Perhaps it was because he did not fully understand their import, or catch the tremendous importance of that broker's address upon the empty envelope; then again the consciousness of his entire innocence may have had something to do with it.
Had he been asked, however, it is very possible the boy would have imputed his bold front to the fact that he saw the look of almost savage delight on the vindictive countenance of Mr. Graylock, and was determined that he would give that gentleman little cause to gloat over his apparent downfall.
So he smiled as he sat down again and faced the uneasy cashier.
"I don't see why you should be sorry for my mother, Mr. Goodwyn. I have done nothing that I need be ashamed of, and she will believe me, no matter what happens. I have been like other boys, in their sports and in playing pranks, but Mr. Goodwyn, I never deceived her in my life," he said, with some show of feeling.
"That sounds very nice, Richard. I wish I could believe you. Of course you can see that this envelope needs immediate explanation; for your story about having a boy friend in that office is rather far-fetched, to say the least," the cashier went on.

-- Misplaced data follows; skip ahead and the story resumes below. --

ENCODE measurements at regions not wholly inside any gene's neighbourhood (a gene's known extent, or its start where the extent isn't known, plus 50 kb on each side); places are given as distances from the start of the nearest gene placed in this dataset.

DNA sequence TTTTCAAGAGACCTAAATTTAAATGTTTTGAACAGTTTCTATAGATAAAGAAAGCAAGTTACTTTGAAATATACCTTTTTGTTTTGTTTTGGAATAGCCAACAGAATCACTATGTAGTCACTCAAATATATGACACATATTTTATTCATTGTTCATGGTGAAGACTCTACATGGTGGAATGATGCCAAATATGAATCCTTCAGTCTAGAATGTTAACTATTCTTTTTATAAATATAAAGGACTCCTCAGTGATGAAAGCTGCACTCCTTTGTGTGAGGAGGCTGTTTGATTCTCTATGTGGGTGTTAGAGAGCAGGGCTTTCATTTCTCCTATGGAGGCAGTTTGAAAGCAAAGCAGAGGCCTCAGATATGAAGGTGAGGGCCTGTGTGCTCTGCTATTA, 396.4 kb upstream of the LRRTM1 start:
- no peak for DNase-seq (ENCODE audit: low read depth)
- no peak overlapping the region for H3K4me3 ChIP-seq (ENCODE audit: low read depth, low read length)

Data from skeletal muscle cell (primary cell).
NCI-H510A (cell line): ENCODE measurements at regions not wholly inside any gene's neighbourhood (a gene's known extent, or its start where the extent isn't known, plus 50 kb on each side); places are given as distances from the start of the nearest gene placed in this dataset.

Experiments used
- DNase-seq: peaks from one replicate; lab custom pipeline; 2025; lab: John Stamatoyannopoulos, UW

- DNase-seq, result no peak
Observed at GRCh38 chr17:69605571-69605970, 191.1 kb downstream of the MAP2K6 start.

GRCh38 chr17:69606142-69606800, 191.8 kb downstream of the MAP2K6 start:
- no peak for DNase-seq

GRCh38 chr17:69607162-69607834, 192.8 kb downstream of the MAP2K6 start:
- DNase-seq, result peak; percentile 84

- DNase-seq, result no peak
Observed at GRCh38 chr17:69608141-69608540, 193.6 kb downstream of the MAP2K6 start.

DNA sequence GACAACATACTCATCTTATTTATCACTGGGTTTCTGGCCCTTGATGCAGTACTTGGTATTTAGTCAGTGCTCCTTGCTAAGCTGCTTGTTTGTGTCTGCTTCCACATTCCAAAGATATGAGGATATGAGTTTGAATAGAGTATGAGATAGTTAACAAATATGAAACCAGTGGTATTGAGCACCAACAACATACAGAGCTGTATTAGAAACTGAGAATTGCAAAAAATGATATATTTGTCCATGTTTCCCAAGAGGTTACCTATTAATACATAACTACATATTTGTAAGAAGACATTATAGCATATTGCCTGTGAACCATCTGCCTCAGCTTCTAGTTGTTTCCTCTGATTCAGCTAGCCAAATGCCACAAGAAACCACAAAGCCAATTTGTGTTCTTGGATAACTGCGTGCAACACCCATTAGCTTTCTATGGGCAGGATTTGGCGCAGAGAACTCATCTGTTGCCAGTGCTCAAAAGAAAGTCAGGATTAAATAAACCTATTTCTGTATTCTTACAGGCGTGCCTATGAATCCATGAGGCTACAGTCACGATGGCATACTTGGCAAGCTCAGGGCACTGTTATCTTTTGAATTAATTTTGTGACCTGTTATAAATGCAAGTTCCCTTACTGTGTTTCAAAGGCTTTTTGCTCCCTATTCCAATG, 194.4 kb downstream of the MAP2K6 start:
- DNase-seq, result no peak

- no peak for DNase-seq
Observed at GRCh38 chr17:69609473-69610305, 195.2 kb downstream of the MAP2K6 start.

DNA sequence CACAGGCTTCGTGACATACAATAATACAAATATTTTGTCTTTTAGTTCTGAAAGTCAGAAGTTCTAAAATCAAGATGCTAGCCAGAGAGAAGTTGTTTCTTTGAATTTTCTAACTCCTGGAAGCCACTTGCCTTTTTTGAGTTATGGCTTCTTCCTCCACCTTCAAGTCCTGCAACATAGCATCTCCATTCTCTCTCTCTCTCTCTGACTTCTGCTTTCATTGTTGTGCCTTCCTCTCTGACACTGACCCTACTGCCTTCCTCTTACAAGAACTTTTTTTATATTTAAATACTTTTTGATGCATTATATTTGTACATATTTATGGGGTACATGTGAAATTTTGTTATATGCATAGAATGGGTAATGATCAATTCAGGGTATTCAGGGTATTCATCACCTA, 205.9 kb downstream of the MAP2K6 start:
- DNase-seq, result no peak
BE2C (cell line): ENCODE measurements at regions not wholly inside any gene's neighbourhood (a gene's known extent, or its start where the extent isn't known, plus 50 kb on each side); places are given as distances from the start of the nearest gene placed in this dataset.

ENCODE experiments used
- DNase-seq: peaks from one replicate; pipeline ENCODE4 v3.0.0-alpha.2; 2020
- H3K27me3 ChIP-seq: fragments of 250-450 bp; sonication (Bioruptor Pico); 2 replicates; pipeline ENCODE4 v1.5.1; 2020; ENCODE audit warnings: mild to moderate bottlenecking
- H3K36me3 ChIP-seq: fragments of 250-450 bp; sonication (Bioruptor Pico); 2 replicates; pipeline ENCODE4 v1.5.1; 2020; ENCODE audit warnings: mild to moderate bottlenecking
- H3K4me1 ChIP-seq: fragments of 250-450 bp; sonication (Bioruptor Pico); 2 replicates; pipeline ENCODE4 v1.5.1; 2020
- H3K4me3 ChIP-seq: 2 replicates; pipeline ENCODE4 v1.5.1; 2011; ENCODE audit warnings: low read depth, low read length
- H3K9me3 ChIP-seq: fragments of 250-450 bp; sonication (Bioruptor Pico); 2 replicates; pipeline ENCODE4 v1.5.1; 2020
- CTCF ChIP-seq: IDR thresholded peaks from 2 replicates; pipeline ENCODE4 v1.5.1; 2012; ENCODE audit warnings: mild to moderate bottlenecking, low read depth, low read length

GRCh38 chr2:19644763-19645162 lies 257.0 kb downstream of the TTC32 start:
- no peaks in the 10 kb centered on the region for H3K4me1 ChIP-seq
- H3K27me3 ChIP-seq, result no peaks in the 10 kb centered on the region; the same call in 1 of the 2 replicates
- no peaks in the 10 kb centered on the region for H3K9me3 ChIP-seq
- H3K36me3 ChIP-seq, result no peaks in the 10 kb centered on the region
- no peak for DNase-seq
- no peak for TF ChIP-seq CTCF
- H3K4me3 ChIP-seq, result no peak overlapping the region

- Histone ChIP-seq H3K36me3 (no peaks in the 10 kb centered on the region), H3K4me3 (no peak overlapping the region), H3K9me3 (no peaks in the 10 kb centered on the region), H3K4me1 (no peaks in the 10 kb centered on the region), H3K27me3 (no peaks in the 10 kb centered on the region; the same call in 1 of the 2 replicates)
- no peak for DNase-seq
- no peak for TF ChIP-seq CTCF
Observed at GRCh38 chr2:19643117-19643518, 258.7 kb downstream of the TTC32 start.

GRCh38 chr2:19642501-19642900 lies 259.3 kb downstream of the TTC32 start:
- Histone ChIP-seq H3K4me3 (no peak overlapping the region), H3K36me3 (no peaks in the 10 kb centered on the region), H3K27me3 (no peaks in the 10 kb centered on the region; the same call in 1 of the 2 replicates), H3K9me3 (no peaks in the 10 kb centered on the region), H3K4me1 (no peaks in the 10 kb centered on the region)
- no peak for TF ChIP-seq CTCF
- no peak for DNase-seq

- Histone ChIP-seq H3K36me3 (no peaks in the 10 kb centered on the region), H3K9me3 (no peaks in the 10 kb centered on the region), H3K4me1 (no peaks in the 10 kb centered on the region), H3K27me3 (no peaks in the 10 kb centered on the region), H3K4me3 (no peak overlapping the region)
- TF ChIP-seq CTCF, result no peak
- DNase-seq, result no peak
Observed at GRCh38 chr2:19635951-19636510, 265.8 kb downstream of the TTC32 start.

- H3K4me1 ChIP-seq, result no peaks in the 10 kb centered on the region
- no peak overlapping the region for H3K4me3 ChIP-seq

"I should say it did—fishy, I should call it," muttered Mr. Graylock, with a shake of his head.
"All the same it is true. His name is Frank Patterson, and he used to live here in Riverview," asserted the boy.
"I remember such a boy; but that does not prove your assertion by any means. Do you know I can telegraph to that office and discover the truth?"
He was watching the face of the other closely, expecting him to look anxious; on the contrary Dick smiled broadly as he immediately answered:
"I wish you would, then, Mr. Goodwyn, or get them on the long distance 'phone. I would like to ask you one thing, first, sir; it might save you the expense of such a call."
"Well, what is it?" coldly.
"I said that the letter was torn out of my hand by a sudden gust of wind, and carried over the fence toward the river, and that I had no time just then to try and find it again?"
"Yes, that is what you told us as near as I can remember—go on."
"If that letter could be found on the meadow somewhere, and brought to you, sir, would it help clear me in your eyes?" anxiously.
The cashier considered.
"It might go a long ways toward making me believe you spoke the truth about having a friend in that office; the contents of the letter might also help. But I could not think of letting you go after it by yourself, you understand," as a sudden suspicion flashed into his mind that Dick might manufacture some sort of letter and try and palm it off for the original.
"Of course not. I was just going to ask if you would have some one you could fully trust go with me, sir," the boy went on, laying an emphasis on that word that somehow made the gentleman wince.
"Very well, Richard. I will take the place of Mr. Winslow for a time, and he can accompany you down to the river. I shall instruct him not to leave you alone for a minute—for your sake as well as my own satisfaction. If you are going to be cleared of this suspicion it must be thoroughly done."